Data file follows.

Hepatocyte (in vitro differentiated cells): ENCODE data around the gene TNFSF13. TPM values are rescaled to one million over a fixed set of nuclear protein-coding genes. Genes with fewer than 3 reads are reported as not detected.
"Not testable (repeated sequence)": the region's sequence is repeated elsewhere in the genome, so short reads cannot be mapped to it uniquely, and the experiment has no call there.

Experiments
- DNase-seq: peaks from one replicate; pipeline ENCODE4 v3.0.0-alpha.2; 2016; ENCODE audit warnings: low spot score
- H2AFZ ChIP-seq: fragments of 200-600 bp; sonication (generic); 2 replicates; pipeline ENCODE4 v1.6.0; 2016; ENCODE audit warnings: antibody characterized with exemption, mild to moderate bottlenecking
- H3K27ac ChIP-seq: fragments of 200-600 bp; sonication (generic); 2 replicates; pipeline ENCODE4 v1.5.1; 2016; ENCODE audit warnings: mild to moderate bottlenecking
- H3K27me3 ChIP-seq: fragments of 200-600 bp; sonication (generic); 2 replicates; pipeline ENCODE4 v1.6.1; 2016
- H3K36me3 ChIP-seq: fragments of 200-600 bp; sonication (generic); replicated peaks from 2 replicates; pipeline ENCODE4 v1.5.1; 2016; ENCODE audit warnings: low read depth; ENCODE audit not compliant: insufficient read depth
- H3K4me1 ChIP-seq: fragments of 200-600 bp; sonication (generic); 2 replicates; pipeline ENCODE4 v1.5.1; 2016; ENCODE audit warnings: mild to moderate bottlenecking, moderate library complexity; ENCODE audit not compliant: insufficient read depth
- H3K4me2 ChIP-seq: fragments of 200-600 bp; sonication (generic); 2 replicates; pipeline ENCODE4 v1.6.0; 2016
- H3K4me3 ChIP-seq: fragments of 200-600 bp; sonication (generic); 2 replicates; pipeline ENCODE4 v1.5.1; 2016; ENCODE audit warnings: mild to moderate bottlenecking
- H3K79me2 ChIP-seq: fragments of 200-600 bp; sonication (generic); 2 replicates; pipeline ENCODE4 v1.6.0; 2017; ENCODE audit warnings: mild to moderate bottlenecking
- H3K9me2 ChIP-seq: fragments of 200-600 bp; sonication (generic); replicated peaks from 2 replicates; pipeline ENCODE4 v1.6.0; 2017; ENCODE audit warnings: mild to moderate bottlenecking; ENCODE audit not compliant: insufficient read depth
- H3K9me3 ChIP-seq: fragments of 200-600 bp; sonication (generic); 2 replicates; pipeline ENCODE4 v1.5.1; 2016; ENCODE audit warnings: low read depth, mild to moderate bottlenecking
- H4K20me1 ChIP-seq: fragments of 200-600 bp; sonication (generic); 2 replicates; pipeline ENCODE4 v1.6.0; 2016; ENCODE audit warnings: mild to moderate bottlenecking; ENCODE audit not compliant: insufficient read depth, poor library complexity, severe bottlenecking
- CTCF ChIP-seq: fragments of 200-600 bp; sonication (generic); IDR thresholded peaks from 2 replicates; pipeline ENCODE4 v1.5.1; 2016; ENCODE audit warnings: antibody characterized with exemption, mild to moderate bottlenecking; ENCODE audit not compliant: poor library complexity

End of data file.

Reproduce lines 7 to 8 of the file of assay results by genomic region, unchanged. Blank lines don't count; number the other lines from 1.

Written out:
- H3K27me3 ChIP-seq: fragments of 200-600 bp; sonication (generic); 2 replicates; pipeline ENCODE4 v1.6.1; 2016
- H3K36me3 ChIP-seq: fragments of 200-600 bp; sonication (generic); replicated peaks from 2 replicates; pipeline ENCODE4 v1.5.1; 2016; ENCODE audit warnings: low read depth; ENCODE audit not compliant: insufficient read depth